I was suicidal again last night.
I suppose its kind of a shocking statement, but I don’t find it so. If anything, I find it irritating. For me, the most troubling part is not that I was suicidal, but that I was suicidal again. It’s easier now to calmly contemplate death, to form a plan with indifferent detachment, to let the shock and horror of suicide slide off me like misspent tears, and to stare into the chasm of my own mortality and not flinch. That is what troubles me. It comes too easy, too often. And I am not afraid.
The heroic figure in his moment of death was once my idol. I idolized him because he did not fear death, because he was willing to die. He didn’t flinch; embraced it Death. He embraced his heroism. And now I embody that aesthetic, or rather a perversion of it. I do fear Death. I am willing to die, unflinching and unmoved. But I’m not a hero—a false idol, perhaps, but not a hero. Because in Death I do not give Life. Because even if I saved a dying world with my death, I would be no savior. It would be no loss or sacrifice. Death would be my crown of glory, my vestments of splendor, my feast of kings. How little I would care for those I “saved.” How little I would care if they starved while I supped with Death.
I don’t fear Death. I’m not sure I’ve ever feared it. For I had a theology that declared in concrete terms a glorious post-mortal Life. And so Death had no sting, the Grave no victory. In Christ was the Resurrection and the Life and Death was but the painless doorway into his presence. But well do I now know, there are not painless doorways. Through pain was I born and through pain will I die, and the interim is filled with thresholds of agony and horror. And you can’t go back; the Door snaps shut behind you.
There was the precipice: The Closet Door. Within, I was a devout, orthodox Mormon, without, I was a homosexual and a heretic. The horror and the agony. To choose heaven or hell, hope or despair, life or death, glory or ignominy, crucifixion or condemnation. And I could not tell which held what. A storm raged in my soul, at once freezing and searing, a tempest tearing at my flesh, pulling me apart, twin voices roaring, screaming, demanding that I go one way, that I go another, that I be tortured within, that I suffer without, that I choose, that I choose, THAT I CHOOSE! And I chose. I stepped out of the Closet. And the Door snapped shut behind me.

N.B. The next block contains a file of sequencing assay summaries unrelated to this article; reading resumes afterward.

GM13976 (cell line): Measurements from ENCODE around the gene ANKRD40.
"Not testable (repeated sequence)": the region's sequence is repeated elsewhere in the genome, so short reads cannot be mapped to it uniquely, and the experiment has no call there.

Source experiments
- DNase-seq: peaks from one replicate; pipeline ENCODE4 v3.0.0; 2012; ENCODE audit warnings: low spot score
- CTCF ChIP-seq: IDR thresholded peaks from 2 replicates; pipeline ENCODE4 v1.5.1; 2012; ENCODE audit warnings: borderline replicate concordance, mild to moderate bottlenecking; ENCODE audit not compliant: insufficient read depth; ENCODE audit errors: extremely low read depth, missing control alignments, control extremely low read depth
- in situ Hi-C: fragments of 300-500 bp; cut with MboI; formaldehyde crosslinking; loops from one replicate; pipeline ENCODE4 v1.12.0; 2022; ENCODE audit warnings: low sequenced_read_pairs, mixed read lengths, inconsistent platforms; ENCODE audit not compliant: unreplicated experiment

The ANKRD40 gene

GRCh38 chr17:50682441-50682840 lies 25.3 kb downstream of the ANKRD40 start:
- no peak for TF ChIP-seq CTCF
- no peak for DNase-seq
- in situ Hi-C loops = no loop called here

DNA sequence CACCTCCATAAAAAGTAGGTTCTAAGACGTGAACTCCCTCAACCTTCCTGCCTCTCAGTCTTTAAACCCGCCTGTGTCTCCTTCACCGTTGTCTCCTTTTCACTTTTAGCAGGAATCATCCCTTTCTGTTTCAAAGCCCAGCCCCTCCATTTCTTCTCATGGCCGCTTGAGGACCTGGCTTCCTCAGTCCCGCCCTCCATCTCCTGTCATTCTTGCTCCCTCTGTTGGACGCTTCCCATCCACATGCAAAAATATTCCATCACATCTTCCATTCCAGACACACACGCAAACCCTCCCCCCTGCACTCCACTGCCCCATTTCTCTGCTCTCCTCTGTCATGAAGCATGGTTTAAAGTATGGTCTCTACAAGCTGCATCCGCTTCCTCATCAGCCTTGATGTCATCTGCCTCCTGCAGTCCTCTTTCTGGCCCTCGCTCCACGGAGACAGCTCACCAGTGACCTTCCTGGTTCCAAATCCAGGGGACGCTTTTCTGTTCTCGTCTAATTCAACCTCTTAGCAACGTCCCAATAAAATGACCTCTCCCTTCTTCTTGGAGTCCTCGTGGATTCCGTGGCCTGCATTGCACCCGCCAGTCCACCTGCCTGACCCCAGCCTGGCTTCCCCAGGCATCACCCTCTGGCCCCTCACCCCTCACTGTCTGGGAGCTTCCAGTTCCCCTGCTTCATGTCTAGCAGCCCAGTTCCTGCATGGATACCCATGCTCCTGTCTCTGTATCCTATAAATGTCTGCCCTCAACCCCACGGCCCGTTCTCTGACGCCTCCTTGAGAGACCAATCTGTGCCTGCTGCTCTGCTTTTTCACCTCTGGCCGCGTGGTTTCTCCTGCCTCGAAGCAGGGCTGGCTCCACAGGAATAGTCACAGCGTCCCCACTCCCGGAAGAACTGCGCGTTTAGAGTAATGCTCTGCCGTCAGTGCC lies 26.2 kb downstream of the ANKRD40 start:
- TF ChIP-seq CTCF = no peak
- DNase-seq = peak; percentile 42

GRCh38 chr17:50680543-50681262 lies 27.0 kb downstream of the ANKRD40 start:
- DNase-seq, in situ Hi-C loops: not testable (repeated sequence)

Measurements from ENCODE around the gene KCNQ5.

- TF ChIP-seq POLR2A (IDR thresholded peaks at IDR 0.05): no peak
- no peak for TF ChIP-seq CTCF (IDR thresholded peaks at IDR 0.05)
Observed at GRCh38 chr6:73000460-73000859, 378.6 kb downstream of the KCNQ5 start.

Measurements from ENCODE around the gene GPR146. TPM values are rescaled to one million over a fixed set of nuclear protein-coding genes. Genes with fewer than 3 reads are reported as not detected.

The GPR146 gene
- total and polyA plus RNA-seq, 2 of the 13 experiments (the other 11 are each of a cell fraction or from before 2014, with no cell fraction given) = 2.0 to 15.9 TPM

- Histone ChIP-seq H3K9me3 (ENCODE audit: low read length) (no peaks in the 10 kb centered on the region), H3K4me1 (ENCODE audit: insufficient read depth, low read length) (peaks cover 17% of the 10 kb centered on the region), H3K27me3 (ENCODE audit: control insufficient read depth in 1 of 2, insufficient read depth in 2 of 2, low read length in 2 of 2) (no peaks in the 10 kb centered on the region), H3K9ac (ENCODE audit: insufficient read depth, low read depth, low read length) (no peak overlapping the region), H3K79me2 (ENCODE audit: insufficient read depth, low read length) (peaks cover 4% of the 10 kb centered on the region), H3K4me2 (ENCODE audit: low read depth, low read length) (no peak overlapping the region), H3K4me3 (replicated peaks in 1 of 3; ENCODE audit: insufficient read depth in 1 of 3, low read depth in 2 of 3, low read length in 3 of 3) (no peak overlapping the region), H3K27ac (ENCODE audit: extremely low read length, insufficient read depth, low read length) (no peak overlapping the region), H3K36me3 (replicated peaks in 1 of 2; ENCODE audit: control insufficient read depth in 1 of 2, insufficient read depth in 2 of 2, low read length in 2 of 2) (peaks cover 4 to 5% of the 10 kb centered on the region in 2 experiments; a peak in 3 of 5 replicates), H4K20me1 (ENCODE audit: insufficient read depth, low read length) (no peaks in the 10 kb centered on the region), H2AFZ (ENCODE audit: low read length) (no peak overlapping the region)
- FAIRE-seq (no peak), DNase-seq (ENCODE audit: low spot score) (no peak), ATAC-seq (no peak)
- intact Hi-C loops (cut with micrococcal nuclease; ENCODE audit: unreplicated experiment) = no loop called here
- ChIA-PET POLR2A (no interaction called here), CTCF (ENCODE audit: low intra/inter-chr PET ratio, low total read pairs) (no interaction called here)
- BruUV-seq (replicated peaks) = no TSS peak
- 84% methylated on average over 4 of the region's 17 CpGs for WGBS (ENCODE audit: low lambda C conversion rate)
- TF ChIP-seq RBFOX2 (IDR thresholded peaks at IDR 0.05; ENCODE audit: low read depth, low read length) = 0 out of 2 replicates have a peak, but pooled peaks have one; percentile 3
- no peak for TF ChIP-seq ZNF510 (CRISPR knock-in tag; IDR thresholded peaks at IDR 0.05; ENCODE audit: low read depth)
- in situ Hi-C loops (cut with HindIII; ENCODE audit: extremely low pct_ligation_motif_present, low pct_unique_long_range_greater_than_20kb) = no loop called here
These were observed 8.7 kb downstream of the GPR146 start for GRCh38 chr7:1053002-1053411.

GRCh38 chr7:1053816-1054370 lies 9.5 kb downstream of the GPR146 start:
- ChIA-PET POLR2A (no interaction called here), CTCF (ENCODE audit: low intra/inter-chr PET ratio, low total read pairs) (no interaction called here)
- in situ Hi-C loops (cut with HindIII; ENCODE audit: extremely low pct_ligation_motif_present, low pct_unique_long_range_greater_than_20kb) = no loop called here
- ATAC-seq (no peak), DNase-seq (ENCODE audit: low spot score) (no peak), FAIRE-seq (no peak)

And the Door is locked. I have lost my theology, my teleology, my hope for that glorious post-mortal Life. Death is restored its sting, the Grave its victory. And yet I still do not fear Death. In fact, I fear it less. It is Death’s cruel trick. In the days before and after I came out of the Closet I came closer to Death than ever before. I had a plan; I had the means; I had the will to do it. The storm was still raging and it seemed the fastest means to quietus, it seemed the “third” choice, the unchoice, a place of silence, a place without suffering, a place where I could rest, where I could sleep. To sleep perchance to dream? No. No dream in Death could rival the horror of the living nightmare.
And so I approached Death. I stared it in the face and did not flinch. But I didn’t manage to kill myself either. I returned from the edge, exulting in the knowledge that I had conquered Death because I had faced it and was not afraid. And yet I was uneasy, for as the ambulance carried me away, I saw the faintest of smiles on Death’s face.
Twenty days. Twenty days in a psychiatric hospital. Locked doors and strip searches. Nurses busily administering psychotropic drugs so that we would be quiet, so that we would sleep our problems away and stop bothering them. Doctors watching us, playing mind games, taking private notes and saying very little, hedging around our questions, holding our lives in their hands, walking out the door without a backward glance. All around me was mental illness, pain and anguish, psychoses and neuroses, depression and mania. Crying, screaming, pacing, fighting, sleeping. Eyes glazed over, food dribbling out of the mouth, jerking muscles and facial ticks, raging and ranting and quiet sobbing. Hearing voices, and talking to the air. Fear. Broken minds, broken lives, broken souls. We wore hospital gowns and ate hospital food. Fifteen minutes outside each day. One hour a day for visitors. If they came. A broken chess set in the corner. A bucket of crayons and recycled paper. An out of tune piano without music. White walls, white floors, white beds. Everyone sitting in vinyl covered chairs, staring at nothing, waiting for nothing. Everyday the same. Wakeup, breakfast, medication, lunch, doctors, dinner, bedtime. Twenty days I waited for nothing, huddled on my chair with the others. We did not fear Death.
And now I know why Death was smiling. Because I do not fear Death. Because I should fear Death. Fear is the one boundary that staves it off, that silences its seductive call in the nighttime, that sicklies o’er the native hue of resolution. And now that I don’t fear it, it calls often. Suicide is readily there when all other thoughts grow quiet. Always in the back of my mind. Not because I want to die, necessarily, but because I no longer have a healthy fear of Death. In hubris, I thought myself its victor and now it haunts me, taunting and grinning. Waiting. And, I suppose, it shall always wait for me and shall at last claim me. Either, God willing, by the course of nature, or—most terrible thought—by my own agency. Now that there is no fear of Death within me, I must come to love Life, to fully embrace it, to engage it as my protection from the Nighttime. I must find a theology not of the post-mortal world, but of this one. Not a theology that preaches Death and Resurrection, but one that preaches Life. Here. Now. A theology that loves me in return for my Love. A Life that loves me fully, a Life I can fully love. A Life, a Theology, a Love on this side of the Closet.